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- 12/15/18--14:42: Comment on Week in review – science edition by douglasproctor
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Where were the adults in the room?
That doesn’t apply to just that room or that university but to all of climate science. Indeed, where have they been when they were needed most. Only plausible conclusion:MIA.
Nic Lewis' conceptual Earth system science framework - that lends itself to simple statistical procedures - is too narrow to be credible. At the paradigm level he neglects dynamical complexity that is the dominant science paradigm - as well the emergent catastrophic climate meme.
Neglect of multidecadal modes of deterministically chaotic climate change - and the assumption that only sustained forcing can change climate - lead to unrealistic correlations between global surface temperature and greenhouse gases.
"Since secular signals based on CMIP5 simulations are dominated by the forced response (section Forced vs. internal secular variability in climate models), their (scaled) subtraction from the observed secular temperature signal represents an estimate of the internal secular variability in the observed climate, with the total of 111 such estimates obtained using different historical CMIP5 simulations considered... The global-mean temperature trends associated with GSW are as large as 0.3 °C per 40 years, and so are capable of doubling, nullifying or even reversing the forced global warming trends on that timescale."
Not to mention - well mentioned twice before in this post - the 'lensing effect' of black carbon and sulfate that more than doubles the warming potential of black carbon. Something that requires regional scale atmospheric chemistry models - and data at the correct scale - to get right.
The simplest and cheapest way - using existing technology - to reduce warming is to reduce both black carbon and sulfate emissions.
And the land sink in restoring soils, forest, rangelands, wetlands and reclaiming desert is in the hands of people.
The data says CO2 has little if any effect on climate. Temperature is now about what it was in 2002. CO2 has increased since 2002 by 40% of the increase 1800 to 2002. By similarity, none of the other ghg (except water vapor) have any significant effect on climate either. https://pbs.twimg.com/media/DuaFJw7VYAEz-mU.jpg
Nic: Thanks for the reply. I sometimes have difficulty seeing the concepts and big picture through the forest of numbers in your posts. (I actually moved some of your info to a table in Excel: concept, units, values, because things are much clearer to me in that format.) When I saw that your ECRE was half of your TCRE, I had no conceptual framework that let me assimilate this startling conclusion until I skimmed Goodwin. (I included the above quote for those who were having as much difficult as I was.) I gather you think Goodwin is overly pessimistic.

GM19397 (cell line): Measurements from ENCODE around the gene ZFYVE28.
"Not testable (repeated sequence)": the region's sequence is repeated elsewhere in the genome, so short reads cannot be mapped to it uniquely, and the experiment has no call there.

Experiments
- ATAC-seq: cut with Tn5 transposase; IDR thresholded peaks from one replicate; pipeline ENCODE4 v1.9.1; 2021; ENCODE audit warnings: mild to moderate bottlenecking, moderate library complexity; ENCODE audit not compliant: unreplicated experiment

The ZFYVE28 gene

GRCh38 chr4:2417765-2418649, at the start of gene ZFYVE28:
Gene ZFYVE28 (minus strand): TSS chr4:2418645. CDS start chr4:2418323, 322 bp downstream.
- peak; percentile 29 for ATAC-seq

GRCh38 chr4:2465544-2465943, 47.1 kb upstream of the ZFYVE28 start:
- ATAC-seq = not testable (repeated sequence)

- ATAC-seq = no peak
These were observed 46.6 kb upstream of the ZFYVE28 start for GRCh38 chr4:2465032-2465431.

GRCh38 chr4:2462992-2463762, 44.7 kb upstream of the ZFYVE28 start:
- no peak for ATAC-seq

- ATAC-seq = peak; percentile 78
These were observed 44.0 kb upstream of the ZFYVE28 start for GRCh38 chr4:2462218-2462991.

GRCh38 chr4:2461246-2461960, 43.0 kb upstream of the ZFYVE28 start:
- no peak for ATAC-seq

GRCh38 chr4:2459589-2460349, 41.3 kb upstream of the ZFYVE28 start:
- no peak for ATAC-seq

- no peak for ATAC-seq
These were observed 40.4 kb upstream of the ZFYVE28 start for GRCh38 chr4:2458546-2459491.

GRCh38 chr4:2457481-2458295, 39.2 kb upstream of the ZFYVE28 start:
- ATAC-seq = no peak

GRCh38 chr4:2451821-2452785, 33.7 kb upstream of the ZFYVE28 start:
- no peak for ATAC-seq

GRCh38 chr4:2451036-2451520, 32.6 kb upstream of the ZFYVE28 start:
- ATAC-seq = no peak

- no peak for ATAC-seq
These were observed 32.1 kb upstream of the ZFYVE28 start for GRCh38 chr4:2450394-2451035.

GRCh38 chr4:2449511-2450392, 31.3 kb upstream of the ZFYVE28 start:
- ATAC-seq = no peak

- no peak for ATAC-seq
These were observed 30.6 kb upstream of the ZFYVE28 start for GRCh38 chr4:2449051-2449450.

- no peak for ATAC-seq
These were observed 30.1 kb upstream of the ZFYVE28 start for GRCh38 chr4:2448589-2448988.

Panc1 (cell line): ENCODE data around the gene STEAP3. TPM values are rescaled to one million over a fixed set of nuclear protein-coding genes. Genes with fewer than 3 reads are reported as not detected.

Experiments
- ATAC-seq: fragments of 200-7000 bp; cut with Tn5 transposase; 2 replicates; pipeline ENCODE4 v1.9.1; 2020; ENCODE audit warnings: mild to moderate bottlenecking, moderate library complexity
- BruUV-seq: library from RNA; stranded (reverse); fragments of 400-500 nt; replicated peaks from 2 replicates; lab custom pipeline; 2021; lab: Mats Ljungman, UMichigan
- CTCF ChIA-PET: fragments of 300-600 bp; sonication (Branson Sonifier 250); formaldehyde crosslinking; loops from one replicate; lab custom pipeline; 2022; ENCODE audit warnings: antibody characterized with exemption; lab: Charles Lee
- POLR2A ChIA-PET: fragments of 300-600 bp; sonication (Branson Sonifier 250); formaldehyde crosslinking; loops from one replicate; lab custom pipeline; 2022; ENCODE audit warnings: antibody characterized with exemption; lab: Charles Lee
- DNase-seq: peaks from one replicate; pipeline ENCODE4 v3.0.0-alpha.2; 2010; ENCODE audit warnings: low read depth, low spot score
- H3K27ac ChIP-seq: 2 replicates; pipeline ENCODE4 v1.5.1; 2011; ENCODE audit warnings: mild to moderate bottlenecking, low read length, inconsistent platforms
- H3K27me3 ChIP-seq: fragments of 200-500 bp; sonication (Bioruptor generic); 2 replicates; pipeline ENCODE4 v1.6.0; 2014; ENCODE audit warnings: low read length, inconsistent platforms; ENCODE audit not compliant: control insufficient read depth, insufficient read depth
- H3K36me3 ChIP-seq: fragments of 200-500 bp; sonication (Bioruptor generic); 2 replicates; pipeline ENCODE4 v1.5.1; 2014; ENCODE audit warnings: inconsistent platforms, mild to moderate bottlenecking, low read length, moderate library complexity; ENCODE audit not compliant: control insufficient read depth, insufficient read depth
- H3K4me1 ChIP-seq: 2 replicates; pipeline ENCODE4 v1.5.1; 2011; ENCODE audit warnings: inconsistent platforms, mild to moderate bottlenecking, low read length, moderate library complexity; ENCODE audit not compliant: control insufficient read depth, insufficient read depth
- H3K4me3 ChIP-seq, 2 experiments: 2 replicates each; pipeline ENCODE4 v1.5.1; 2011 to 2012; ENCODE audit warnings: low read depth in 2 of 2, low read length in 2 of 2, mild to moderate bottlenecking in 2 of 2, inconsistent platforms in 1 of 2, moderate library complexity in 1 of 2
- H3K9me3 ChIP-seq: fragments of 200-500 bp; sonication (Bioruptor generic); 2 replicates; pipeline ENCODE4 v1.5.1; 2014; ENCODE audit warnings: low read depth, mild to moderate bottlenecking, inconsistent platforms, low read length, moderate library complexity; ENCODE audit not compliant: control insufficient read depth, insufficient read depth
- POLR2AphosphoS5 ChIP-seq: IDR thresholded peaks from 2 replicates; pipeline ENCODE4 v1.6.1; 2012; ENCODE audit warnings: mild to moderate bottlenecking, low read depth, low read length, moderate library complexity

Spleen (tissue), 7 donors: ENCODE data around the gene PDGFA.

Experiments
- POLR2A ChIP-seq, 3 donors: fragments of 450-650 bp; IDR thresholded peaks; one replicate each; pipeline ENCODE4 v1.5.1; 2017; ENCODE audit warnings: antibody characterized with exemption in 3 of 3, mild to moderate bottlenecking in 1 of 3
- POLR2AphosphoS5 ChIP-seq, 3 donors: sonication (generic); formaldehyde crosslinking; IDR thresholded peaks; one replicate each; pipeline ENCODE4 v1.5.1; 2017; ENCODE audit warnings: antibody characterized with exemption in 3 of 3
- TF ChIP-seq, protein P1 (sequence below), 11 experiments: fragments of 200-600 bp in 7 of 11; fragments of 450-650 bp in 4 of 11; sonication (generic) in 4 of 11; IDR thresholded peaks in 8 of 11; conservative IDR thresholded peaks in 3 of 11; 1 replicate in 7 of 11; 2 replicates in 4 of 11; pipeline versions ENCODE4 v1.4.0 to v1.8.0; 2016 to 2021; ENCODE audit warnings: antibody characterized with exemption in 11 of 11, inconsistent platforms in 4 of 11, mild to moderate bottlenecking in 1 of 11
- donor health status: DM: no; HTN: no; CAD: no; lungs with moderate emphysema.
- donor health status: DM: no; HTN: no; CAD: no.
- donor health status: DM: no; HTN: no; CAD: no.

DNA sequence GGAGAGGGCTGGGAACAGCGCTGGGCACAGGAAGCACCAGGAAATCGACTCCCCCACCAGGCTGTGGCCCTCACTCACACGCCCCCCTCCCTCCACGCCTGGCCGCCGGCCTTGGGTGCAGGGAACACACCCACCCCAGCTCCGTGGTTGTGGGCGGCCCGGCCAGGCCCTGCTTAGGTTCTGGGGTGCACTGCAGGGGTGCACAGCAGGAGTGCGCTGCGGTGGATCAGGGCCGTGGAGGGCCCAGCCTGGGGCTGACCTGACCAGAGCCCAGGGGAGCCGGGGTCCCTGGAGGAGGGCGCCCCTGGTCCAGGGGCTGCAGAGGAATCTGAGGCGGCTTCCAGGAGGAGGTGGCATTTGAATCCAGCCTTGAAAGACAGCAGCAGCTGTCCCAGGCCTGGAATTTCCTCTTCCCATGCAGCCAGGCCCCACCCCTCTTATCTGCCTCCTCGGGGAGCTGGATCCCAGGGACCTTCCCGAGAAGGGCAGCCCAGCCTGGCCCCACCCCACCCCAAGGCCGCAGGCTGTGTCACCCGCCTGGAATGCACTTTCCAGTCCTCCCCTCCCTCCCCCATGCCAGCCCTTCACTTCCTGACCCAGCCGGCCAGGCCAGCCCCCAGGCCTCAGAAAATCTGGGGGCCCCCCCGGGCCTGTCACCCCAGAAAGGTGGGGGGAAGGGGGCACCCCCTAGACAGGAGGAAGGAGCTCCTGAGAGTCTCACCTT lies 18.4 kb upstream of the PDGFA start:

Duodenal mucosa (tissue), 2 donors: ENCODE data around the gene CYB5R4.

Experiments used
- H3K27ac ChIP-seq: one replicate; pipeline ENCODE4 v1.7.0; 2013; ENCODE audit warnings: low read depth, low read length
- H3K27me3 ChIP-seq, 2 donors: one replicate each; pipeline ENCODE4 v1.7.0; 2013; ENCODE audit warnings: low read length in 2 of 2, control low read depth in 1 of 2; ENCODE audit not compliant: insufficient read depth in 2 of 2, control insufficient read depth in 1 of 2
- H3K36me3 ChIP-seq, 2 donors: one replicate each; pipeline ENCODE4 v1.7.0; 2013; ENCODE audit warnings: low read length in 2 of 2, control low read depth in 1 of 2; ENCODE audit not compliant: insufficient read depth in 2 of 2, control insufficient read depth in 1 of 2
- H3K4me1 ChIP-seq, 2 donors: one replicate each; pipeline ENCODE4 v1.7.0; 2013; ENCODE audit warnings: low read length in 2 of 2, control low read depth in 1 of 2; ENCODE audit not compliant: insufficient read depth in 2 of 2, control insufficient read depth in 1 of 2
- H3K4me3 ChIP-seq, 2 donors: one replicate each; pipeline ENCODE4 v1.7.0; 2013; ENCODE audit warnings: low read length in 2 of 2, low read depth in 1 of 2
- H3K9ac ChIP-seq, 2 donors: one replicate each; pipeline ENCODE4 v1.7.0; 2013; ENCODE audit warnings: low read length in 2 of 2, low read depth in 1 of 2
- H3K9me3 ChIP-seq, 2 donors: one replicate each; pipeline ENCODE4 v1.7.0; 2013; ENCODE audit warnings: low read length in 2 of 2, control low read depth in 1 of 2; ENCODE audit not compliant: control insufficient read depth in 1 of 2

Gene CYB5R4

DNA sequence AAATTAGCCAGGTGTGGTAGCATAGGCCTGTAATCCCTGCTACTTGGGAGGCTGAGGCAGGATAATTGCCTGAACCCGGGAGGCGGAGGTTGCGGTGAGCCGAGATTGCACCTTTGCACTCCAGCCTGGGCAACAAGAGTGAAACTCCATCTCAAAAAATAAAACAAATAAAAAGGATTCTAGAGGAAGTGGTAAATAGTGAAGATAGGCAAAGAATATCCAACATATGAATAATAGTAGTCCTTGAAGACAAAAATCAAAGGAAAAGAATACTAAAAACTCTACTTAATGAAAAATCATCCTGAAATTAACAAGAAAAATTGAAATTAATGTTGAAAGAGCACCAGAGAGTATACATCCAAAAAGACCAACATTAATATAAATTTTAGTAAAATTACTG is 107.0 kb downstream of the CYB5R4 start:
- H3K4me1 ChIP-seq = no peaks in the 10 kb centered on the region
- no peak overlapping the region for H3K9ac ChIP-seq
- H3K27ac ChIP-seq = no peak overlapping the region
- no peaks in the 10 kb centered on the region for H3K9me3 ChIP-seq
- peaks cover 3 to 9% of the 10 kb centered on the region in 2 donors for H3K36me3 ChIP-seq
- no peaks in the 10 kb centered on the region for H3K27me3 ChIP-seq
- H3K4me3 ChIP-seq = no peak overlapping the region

After some thought, I find equilibrium far easier to understand than transient. At equilibrium pre-industrially, we had something like 0.6, 2.1 and 3.9 TtC - about 1.4% in the air. What happens when we add another 2 TtC to the system. To a first approximation, it will distribute at equilibrium in the same ratio as it did pre-industrially. Then we can correct for rising pH and temperature in the ocean and perhaps for rising temperature on land. I gather that the Revelle factor means that new CO2 is being distributed about 1:10 between air and ocean (rather than at the current ratio of 0.15:10) due to rising pH. In principle, I should be able to express the distribution between ocean and air (and pH) as a function of total alkalinity, total carbon and some equilibrium constants.
You and others are interested in both transient and equilibrium responses, so your explanations are more complicated. The same is true for ECS and TCR: If our planet emits and reflects 2 W/m2 more LWR and SWR after warming 1 degK (2 W/m2/K), finding ECS is a simple problem. TCR is more complicated.
This post describes a very different future than the vague concepts about rising airborne fraction due to "saturating sinks" I had previously acquired. Thank you again.
[…] Judith Curry’s opinion piece, reposted on […]
One thing to bear in mind is how left wing Washington has become. Our attorney general is very activist left wing bringing all kinds of frivolous law suits against the Feds and anyone else who is not green enough.
The problem here Peter I suspect is that a scientist (even a senior one) who is just trying to do his job may feel genuine fear of the legal consequences of running afoul of activist State, County, and City officials
I do admire Cliff Mass though for having personal courage and integrity. It's fantastic to see him standing up for himself.
This is of course not a new social dynamic - and Cliff Mass is a big boy who has been defending himself for years against scatter brained AGW fanatics.
"The scientific consensus is that the global average surface temperature has risen over the last century. Scientific opinion on climate change was summarized in the 2001 Third Assessment Report of the Intergovernmental Panel on Climate Change (IPCC). The main conclusions on global warming at that time were as follows:
The global average surface temperature has risen 0.6 ± 0.2 °C since the late 19th century, and 0.17 °C per decade in the years 1971–2001.
"There is new and stronger evidence that most of the warming observed over the last 50 years is attributable to human activities", in particular emissions of the greenhouse gases carbon dioxide and methane.
If greenhouse gas emissions continue the warming will also continue, with temperatures projected to increase by 1.4 °C to 5.8 °C between 1990 and 2100.[A]
Accompanying this temperature increase will be increases in some types of extreme weather and a projected sea level rise. The balance of impacts of global warming become significantly negative at larger values of warming.
These findings are recognized by the national science academies of all the major industrialized nations; the consensus has strengthened over time and is now virtually unanimous. The level of consensus correlates with expertise in climate science."